A Harlequin Duck in Western Mass: Out of Place, or Right at Home?

Harlequin Ducks may not be the rarest ocean-going duck in Massachusetts, but they require a more specific habitat than any other kind of waterfowl: rocky, jagged coastlines with rough surf and abundant shellfish.

In fact, according to eBird, nobody had ever documented Harlequin Ducks more than a couple of miles inland in Massachusetts—until New Year’s Day 2021 when a local birder found a first-year male Harlequin on the fast-flowing Millers River in Turner’s Falls, MA, more than 120 miles away from the coast.  

The rocky Millers River was apparently good enough habitat for this young male Harlequin Duck. Photo © James Smith
The rocky Millers River was apparently good enough habitat for this young male Harlequin Duck. Photo © James Smith

Powerful Rivers are Western Harlequins’ Summer Home

While it’s surprising to see this duck inland in Massachusetts, Harlequins in other parts of the country actually spend half of their lives on fresh water. In the Rocky Mountains and the Cascades of the West, these patchily-distributed ducks breed in fast flowing, whitewater rivers.

The Millers River is well-known among paddlers for its fast current and rough stretches. Not many rivers in Massachusetts have the wide expanses of rapids that Harlequins prefer, making the Millers a likely candidate for our first inland record of this species.

Even Wandering Birds Follow Habitat Guidelines

This sighting is a great example of how rigidly habitat preferences govern  where birds are found, even in cases when birds show up in unusual geographic regions.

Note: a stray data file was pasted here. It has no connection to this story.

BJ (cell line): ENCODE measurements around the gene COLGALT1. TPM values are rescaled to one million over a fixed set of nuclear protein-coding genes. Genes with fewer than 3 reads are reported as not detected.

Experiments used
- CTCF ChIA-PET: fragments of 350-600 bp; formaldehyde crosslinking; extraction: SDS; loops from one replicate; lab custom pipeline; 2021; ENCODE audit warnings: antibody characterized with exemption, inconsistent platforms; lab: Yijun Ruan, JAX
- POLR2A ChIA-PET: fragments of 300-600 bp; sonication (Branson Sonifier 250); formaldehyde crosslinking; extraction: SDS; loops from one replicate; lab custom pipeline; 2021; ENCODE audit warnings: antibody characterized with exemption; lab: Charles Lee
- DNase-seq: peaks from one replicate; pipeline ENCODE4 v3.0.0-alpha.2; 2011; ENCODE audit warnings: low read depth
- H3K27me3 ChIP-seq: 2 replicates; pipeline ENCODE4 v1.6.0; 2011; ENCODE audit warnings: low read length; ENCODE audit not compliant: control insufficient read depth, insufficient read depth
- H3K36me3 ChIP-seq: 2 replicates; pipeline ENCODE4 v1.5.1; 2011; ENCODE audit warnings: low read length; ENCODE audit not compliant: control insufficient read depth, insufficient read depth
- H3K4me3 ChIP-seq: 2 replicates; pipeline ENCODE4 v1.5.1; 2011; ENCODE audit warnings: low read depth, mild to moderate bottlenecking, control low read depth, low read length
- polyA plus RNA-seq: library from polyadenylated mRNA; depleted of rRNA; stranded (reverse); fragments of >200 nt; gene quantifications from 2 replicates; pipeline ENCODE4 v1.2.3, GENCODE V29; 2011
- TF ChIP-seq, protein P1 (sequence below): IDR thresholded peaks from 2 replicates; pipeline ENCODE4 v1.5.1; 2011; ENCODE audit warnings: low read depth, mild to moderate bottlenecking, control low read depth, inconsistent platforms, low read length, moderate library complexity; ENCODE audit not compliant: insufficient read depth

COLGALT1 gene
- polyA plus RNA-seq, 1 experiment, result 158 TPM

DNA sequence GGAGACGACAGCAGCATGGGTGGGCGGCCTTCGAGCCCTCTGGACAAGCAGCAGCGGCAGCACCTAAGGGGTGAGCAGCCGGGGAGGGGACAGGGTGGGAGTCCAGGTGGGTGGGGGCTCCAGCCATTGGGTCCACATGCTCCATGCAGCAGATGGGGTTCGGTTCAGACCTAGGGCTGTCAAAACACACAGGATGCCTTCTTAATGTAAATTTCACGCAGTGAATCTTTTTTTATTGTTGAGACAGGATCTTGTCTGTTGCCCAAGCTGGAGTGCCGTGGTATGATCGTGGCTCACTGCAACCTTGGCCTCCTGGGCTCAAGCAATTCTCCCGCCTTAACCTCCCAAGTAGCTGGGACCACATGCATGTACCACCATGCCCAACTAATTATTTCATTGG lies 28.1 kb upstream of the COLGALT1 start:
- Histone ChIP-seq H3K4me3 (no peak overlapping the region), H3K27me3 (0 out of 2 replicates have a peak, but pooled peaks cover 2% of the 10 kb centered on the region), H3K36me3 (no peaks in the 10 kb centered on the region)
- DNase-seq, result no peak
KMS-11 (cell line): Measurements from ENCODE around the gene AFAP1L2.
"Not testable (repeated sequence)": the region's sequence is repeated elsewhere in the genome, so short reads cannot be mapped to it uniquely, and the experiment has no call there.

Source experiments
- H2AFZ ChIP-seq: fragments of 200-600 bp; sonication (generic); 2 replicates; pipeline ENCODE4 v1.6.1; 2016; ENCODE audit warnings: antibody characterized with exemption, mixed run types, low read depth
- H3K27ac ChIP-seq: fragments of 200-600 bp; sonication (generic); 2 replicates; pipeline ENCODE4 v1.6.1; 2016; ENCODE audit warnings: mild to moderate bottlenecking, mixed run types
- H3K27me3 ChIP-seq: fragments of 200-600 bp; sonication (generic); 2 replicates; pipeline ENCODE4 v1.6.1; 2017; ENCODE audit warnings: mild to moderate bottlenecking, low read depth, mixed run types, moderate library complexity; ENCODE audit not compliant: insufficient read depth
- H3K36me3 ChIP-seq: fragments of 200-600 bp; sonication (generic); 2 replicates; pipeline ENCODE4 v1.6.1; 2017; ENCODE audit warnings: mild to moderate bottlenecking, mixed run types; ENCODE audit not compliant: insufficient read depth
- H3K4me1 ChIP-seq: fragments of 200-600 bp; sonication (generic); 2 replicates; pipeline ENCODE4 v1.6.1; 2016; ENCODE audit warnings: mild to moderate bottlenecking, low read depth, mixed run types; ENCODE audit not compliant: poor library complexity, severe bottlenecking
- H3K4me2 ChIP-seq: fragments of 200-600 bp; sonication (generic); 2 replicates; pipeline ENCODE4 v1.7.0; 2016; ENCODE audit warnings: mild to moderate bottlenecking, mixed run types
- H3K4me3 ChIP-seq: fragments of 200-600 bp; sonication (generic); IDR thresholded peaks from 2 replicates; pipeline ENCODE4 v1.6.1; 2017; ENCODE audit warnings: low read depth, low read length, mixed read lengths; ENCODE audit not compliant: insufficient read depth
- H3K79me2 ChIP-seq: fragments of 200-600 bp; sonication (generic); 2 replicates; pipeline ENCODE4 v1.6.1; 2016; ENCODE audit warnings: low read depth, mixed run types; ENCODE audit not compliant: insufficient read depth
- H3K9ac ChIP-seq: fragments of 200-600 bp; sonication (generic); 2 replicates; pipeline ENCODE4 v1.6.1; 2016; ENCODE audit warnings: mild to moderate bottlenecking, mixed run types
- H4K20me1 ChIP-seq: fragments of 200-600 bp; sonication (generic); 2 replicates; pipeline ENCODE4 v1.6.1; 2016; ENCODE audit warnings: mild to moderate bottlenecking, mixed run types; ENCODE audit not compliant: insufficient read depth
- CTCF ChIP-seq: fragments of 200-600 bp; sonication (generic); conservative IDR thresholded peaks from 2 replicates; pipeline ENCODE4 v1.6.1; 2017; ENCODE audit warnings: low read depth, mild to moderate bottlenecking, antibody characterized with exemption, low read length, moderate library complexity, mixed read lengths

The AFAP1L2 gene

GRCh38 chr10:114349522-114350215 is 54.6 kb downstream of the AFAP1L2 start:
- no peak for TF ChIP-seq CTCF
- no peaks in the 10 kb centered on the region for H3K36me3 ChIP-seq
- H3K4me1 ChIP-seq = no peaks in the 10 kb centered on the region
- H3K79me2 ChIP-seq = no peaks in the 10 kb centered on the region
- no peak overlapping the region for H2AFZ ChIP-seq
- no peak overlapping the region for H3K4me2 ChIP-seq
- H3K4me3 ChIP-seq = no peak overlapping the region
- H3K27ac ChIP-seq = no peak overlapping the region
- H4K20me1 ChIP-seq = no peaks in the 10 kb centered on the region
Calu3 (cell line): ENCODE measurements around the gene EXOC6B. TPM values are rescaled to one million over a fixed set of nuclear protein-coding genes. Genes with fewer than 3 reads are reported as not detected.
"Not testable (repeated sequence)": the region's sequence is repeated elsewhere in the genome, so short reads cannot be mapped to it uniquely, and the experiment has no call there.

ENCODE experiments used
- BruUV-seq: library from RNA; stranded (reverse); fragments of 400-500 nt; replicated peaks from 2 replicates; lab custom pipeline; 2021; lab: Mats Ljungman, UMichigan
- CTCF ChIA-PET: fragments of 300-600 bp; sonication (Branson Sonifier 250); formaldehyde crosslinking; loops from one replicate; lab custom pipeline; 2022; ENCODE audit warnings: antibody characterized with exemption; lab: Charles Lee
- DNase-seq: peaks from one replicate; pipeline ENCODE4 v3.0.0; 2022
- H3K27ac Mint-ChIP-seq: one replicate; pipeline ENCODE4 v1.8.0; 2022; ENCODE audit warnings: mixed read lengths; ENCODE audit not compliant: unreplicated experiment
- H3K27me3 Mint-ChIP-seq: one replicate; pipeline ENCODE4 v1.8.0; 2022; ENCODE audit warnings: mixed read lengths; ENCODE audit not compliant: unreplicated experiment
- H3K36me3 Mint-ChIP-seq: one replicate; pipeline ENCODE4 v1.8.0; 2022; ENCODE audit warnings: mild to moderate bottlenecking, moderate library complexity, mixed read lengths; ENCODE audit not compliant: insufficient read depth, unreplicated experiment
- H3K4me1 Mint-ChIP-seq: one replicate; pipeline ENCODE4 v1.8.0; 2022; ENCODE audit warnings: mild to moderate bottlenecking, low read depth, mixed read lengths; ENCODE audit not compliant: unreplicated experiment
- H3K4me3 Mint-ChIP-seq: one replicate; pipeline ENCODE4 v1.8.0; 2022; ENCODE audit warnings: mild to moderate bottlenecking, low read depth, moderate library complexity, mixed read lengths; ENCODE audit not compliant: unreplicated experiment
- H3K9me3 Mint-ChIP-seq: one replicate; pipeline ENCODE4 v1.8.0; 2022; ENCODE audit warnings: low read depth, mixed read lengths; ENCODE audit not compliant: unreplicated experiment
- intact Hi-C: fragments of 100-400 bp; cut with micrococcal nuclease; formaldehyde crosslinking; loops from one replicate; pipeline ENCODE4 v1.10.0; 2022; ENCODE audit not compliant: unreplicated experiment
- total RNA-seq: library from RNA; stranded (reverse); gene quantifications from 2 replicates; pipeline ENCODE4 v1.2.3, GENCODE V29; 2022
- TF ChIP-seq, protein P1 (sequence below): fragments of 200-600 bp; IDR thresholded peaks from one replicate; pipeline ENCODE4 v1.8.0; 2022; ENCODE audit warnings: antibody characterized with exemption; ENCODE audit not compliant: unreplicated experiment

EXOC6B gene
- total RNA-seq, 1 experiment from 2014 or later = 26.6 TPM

Most vagrant birds (that is, birds outside of their normal range) also stick to their usual habitats, or the closest thing they can find. Massachusetts’ last sighting of a Tropical Kingbird, for example, showed up in the brushy fields of Rock Meadow in Belmont—a fair local approximation of the low plains a prefers in the extreme Southwest.

And, true to its name, a Barn Owl that strayed farther north than normal was spotted taking shelter in the rafters of a high-ceilinged wooden garage in Lexington.

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If you’re interested in following along with the latest unusual sightings, check out our weekly rare bird reports!

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About William Freedberg

Studies indicate that Will Freedberg occupies the ecological niche of a semi-nocturnal generalist. His habits change seasonally, doing fieldwork and bird surveys in the summer, but also blogging, coordinating volunteers, taking photos, and doing background research. Life history traits include growing up in Boston and reluctantly graduating from Yale College. Behavioral research shows that William occasionally migrates to the tropics to seek out Hoatzins, pangolins, and sloths, but mostly socializes with his age cohort in urbanized areas of eastern North America. He is short-sighted, slow to react, and a poor swimmer.

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